NFL Sharp vs. Square Line Movement

NFL Betting Strategy Course 103

If you are entering the world of betting and have your sights set on trying to win money in the NFL, I should warn you to get ready for a rollercoaster ride that puts Space Mountain to shame. It’s a wild and entertaining industry that includes much joy and excitement. It also involves just as much heartbreak and agony, maybe even more. There’s not much feeling in the middle.

If you truly want to win money and not just do it because “it’s fun”, you need to dig deep and know all about the industry, not just whether to pick a favorite or an underdog. You need to know about squares and sharps and whom to follow and when to follow them. You need to know when you are being misled and when you’re on the right side. You need to know about the value of “value” and when to pull the trigger on heavy underdogs.

We will make an attempt to try and educate you a little further about the NFL betting world and how lines are made, how they are adjusted and how you should adjust, and ultimately, how you should bet.

What is the difference between a Sharp Book and a Square Book?

westgateFirst off, there are “sharps and square books”, “sharps and square bettors” and “sharps and square movement”, so let’s break these down. Let’s start with the books because they’re the easiest to explain.

To put it in layman’s terms, a sharps book is the “Big Boys book”. These are books that set the lines for the market and moves the line when money flows in one side over the other. These kinds of books are where the big money goes into, such as the legal Westgate Sportsbook and Betfair Casino; illegal offshore books such as Pinnacle, . You want to be on the side of the sharp books in your bets.

Square books post their lines based off the sharp books. They don’t move their lines until the sharps books move theirs. A lot of times they will adjust their lines to encourage the public to bet the favorite, because in case you didn’t know, square bettors love betting the favorites. They’re the most “tempting” pick Almost three-quarters of money at square books are played on favorites. Those who are “smart” go to square books to play the value, not necessarily the favorite. Square books includes legal US books like FanDuel Sportsbook, DraftKings Sportsbook, Sugarhouse Sportsbook, PointsBet Sportsbook and illegal offshore books like, Bovada,, and SIA.

What’s the difference between a “Sharp bettor” and a “square bettor”?

The biggest misconception after seeing the above definitions are that sharps bettors only play sharps books and vice versa. That’s not entirely true. A lot of sharp bettors have action in both, and will actually play square books because sharps like the underdogs and square books offer more value to the dog.

Square bettors are characterized as bettors who bet for fun, don’t bet full-time and don’t usually put a lot on a game. They typically ignore research and instead bet with emotion, bias and based on public perception. For example, if the Cowboys start off a season 2-0 and winning by double-digits and their next game is against the 0-2 or 1-1 Lions, the “square betting public” will be jumping on Dallas because of what they did the last two games, not to mention they’re a public team. The error square bettors make a lot of time is they go by recent memory results.

Sharps bettors, on the other hand, are more of your professional bettors. They play big money, do a lot of homework and research, and play often. They’re more seasoned-veterans. They’ll play a lot of underdogs, not favorites. They play trends and statistics, not based on wins, losses or recent memory like in the Cowboys example above. They’ll go by best value, not necessarily by best pick.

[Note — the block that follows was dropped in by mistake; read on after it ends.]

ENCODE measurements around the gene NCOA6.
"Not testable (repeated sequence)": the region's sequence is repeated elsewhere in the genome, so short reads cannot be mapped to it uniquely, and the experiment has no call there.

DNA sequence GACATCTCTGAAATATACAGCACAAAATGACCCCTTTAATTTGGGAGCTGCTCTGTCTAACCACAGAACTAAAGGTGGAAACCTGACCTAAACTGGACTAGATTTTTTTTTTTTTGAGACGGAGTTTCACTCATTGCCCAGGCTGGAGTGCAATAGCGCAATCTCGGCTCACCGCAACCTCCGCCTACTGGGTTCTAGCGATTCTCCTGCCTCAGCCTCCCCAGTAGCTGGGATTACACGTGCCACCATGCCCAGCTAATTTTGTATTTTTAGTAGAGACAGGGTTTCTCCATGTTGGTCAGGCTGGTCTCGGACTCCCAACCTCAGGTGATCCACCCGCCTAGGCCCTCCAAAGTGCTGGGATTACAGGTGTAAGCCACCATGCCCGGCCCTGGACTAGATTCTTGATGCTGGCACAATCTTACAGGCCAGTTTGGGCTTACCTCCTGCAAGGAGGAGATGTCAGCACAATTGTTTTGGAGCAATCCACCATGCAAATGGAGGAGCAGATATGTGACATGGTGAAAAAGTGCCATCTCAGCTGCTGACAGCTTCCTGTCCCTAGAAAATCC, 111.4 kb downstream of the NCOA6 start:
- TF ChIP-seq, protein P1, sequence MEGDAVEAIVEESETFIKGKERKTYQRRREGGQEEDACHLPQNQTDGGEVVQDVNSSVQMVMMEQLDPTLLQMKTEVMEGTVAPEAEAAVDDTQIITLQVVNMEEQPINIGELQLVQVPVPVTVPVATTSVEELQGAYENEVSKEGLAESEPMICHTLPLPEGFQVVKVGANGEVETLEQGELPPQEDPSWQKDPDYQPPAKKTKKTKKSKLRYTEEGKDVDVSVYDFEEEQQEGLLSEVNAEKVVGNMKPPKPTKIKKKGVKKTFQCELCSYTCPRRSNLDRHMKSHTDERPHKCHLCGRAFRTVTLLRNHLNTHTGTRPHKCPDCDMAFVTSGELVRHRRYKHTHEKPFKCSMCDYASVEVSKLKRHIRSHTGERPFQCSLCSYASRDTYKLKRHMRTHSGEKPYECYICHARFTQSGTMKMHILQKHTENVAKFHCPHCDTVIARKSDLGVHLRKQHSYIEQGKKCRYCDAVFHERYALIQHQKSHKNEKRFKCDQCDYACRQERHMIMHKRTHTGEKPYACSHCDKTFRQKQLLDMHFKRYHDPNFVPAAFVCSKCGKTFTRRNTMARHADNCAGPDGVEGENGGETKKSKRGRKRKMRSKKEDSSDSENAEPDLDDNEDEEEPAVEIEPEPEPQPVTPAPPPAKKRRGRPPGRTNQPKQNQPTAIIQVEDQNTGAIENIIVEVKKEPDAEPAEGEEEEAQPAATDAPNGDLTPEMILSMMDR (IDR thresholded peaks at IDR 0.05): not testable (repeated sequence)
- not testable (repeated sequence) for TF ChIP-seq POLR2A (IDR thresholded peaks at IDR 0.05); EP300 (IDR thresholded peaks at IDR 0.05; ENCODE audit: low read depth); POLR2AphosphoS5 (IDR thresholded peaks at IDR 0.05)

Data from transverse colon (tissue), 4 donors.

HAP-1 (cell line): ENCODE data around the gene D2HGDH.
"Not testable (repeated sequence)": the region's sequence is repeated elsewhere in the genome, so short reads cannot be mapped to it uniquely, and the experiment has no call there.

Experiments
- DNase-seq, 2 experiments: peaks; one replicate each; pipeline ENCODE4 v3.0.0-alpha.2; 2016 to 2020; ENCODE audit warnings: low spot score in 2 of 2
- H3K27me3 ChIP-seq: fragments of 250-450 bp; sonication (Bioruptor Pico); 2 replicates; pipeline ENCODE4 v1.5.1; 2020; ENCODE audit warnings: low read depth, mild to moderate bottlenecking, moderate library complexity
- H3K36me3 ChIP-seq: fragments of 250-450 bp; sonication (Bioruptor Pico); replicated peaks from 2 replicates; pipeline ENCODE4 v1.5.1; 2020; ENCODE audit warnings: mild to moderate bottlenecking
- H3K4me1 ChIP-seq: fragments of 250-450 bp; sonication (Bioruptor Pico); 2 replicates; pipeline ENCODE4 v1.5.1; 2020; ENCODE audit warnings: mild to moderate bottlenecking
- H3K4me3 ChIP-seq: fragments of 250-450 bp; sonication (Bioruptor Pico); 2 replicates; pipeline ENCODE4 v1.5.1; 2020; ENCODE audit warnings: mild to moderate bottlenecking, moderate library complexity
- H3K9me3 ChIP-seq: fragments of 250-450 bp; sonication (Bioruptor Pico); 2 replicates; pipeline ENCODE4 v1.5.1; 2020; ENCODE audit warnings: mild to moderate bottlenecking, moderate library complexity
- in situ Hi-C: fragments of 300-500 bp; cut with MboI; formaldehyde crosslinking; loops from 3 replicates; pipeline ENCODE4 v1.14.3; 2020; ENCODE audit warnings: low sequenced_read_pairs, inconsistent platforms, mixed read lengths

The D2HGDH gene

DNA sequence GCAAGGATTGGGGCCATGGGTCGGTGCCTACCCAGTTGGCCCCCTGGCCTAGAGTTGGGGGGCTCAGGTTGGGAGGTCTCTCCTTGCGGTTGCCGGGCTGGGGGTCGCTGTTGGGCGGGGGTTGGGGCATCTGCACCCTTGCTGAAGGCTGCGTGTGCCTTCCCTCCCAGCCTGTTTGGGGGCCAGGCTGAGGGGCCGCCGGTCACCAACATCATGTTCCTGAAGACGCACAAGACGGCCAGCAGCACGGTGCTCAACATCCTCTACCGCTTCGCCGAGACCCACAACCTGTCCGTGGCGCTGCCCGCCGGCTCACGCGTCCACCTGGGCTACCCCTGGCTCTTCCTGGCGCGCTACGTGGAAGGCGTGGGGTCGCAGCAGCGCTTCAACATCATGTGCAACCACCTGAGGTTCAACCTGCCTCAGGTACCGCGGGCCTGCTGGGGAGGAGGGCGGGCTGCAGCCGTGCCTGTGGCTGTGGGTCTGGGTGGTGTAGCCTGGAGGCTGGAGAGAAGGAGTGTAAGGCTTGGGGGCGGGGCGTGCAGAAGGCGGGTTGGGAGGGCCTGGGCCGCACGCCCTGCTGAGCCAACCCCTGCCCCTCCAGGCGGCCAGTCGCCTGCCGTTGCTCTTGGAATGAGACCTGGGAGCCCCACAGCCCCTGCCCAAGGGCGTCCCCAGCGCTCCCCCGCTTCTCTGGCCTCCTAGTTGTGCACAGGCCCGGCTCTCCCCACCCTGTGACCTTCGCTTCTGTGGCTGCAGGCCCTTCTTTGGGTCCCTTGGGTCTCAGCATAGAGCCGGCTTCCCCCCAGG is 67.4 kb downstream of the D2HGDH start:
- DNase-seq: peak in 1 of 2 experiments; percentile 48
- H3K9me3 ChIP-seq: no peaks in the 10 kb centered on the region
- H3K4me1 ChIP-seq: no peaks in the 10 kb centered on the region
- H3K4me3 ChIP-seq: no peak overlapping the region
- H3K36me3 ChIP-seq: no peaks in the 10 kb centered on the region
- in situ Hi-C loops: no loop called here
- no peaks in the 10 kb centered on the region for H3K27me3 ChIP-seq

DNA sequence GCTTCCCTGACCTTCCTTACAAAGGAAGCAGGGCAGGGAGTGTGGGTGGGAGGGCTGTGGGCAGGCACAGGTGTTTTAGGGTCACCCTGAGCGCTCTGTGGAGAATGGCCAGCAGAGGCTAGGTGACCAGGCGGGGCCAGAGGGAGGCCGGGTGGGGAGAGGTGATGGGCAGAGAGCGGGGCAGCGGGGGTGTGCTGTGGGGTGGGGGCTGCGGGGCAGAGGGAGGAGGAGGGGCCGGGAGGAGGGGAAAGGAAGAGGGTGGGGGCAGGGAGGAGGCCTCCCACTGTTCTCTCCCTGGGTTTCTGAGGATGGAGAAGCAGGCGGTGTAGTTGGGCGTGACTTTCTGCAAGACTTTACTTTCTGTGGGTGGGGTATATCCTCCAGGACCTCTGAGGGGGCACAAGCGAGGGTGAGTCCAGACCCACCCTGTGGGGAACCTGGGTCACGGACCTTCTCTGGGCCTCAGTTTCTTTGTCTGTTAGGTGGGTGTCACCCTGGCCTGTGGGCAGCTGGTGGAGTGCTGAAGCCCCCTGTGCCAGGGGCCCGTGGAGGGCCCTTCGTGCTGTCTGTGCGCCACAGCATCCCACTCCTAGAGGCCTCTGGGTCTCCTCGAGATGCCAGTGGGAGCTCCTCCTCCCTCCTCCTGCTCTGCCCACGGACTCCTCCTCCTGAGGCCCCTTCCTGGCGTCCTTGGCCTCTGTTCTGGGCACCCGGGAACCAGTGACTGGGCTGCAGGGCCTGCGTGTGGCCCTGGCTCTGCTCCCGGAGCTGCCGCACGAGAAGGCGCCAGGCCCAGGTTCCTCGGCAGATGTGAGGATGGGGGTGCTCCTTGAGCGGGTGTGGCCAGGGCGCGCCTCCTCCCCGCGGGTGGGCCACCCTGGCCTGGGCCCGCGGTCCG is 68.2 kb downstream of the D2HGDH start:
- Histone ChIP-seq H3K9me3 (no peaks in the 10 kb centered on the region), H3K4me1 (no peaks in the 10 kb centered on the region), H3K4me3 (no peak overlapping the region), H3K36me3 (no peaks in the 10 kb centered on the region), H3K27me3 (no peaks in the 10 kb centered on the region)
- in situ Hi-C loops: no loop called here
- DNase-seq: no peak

Example: Sharps open the Patriots up as 13.5 favorites over the Jets. Sharps love the Jets, but figure they can get the square books to jump on the Patriots since they are a “public” team and it comes just under the 14-point magic number. The public jumps on the Patriots and drives the price up to 14.5 or higher. Sharps will hold off and let the public drive that price up, and manipulate the line to keep it there. Then just before kickoff, sharp bettors will pile on the Jets.
Now, you can be a square bettor but have a sharps mind. There are a lot of those out there. They may not play a lot of money and are considered rookies and part-timers, but they are smart and know the way the game works. This needs to be you. You’re rookies out there, probably starting small; KNOW THE WAY THE GAME WORKS.

Show I follow the crowd or play against the crowd?

fish swimmingI can’t ever tell you which way you should go, because as I will tell you below, it’s your judgment. But know this: As the week goes on, lines move. This can be for a number of reasons. One reason could be a key player not playing in the game or impending weather. Most times it’s because sharps bettors are influencing the movement. Where the money goes is where the line usually goes. It’s not the percentage of plays. For example, 80% of the public may be taking the Jaguars +2 over the Browns, but if most of that money is square money and the sharps money is pretty even, the line won’t move. It could also work the opposite. Maybe 50% of the public is on the Jags, but sharps money is 80% on the Jags so the Jags go from +2 to +3.5.

The big rule of thought here is you need to figure out WHY a line is moving. Don’t automatically assume because the line is moving one way, that it’s always the smart play. One thing to know about sharps they look for value early and late. When a line comes out and they like it they will jump on it. The Super Bowl last year, the Rams opened up -1, the Sharps LOVED the Pats, and next thing you know, New England was favored.